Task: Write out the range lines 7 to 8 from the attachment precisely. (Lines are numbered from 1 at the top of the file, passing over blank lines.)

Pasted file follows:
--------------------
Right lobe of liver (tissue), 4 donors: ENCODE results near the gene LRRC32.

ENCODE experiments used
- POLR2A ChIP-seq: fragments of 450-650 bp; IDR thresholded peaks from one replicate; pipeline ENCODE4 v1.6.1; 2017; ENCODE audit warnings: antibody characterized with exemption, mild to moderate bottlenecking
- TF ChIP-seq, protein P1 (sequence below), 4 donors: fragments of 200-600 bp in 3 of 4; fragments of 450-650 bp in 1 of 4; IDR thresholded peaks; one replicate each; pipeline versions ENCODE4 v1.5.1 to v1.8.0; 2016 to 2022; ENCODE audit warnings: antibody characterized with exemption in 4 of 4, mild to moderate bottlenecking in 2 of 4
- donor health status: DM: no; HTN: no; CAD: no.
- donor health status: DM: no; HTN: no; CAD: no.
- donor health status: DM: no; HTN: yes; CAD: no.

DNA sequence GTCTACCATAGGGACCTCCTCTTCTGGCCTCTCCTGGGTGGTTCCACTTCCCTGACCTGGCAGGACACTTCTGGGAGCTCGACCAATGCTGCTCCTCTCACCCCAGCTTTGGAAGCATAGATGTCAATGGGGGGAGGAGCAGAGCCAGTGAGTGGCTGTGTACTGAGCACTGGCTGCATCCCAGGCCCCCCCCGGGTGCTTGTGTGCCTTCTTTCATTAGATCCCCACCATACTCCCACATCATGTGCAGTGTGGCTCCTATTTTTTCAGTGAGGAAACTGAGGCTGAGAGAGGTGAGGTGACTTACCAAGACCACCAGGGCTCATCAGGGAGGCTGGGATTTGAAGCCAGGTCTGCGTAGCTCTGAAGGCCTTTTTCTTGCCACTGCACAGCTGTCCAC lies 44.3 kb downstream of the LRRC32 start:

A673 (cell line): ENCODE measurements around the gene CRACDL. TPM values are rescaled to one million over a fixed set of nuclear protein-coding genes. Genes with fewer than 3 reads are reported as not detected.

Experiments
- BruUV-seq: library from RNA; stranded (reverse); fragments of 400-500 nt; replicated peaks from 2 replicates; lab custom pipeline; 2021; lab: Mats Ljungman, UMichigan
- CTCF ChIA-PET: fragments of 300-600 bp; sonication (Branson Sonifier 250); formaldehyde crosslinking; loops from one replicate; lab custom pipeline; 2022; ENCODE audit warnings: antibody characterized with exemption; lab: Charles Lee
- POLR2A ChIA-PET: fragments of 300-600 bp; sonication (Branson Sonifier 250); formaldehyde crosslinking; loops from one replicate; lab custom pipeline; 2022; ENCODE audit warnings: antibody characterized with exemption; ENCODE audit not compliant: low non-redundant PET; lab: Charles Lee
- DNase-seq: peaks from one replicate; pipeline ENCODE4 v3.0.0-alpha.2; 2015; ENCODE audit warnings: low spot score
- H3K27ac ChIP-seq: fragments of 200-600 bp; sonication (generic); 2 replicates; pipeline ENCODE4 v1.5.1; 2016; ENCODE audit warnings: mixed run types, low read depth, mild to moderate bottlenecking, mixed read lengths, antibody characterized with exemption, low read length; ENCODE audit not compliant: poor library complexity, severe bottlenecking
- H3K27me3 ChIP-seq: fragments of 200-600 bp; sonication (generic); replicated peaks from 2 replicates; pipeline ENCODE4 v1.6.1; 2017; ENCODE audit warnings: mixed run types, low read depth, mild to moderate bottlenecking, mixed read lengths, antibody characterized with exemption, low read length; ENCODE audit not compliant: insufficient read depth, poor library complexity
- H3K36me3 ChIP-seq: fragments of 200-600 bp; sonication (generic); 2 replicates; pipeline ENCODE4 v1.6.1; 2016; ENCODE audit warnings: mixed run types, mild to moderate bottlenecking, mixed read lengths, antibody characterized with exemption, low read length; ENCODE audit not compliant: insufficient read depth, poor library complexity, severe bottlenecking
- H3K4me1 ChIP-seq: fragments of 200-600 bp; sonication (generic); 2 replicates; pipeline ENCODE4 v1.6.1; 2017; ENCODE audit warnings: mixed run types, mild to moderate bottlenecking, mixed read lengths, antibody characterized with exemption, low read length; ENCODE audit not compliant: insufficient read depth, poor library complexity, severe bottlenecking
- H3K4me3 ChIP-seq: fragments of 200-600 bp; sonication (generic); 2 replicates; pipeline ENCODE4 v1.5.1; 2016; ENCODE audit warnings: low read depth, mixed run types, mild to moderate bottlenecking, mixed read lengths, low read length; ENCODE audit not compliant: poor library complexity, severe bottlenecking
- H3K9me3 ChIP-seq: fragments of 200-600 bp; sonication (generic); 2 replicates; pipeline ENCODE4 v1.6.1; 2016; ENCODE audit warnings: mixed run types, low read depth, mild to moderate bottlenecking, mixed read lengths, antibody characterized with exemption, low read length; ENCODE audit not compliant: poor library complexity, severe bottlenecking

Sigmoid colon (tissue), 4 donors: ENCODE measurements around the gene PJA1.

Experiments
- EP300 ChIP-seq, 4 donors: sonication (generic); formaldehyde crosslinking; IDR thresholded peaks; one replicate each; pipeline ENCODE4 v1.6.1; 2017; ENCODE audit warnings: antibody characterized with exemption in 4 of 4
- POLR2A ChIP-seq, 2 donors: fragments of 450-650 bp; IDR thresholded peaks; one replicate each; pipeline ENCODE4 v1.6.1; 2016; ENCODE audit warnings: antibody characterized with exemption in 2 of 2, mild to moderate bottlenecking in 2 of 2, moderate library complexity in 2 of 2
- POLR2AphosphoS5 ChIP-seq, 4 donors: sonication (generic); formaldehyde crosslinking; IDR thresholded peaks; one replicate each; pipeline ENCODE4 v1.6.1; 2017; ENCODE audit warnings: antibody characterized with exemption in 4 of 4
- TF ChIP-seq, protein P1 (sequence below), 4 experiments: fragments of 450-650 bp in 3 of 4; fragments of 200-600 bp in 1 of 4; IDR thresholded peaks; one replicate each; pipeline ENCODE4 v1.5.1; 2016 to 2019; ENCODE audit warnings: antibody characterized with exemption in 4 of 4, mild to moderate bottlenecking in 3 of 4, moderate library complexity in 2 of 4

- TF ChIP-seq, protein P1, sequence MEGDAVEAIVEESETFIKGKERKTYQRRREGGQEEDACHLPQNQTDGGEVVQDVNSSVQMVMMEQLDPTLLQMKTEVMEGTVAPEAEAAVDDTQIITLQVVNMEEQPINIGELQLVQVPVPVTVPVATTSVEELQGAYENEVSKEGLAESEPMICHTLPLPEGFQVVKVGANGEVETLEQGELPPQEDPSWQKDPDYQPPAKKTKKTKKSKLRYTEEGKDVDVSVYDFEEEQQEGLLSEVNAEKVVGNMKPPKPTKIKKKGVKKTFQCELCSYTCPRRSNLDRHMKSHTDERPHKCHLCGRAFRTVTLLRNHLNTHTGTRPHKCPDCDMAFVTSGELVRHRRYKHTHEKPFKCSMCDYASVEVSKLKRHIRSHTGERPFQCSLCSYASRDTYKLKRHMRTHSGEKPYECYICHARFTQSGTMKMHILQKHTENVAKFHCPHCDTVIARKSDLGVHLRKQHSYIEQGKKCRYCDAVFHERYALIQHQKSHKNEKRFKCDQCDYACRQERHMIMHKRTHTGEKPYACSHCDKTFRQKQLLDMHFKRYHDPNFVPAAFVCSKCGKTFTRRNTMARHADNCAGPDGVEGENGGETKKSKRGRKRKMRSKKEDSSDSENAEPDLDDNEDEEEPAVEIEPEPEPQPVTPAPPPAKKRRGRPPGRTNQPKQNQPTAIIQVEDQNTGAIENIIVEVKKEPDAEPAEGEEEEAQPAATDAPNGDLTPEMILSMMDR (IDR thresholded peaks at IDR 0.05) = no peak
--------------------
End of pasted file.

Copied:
- donor health status: DM: no; HTN: yes; CAD: no.

DNA sequence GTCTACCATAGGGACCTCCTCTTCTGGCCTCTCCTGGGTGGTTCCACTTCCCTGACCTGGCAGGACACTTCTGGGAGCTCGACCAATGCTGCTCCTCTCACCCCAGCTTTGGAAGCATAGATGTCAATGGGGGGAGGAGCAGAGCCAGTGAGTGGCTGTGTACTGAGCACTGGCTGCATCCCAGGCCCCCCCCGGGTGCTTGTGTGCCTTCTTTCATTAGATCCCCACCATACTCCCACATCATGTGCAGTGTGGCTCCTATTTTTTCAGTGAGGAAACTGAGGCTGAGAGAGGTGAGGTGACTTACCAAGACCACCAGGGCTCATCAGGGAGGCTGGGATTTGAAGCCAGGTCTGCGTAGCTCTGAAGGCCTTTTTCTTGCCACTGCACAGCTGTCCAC lies 44.3 kb downstream of the LRRC32 start: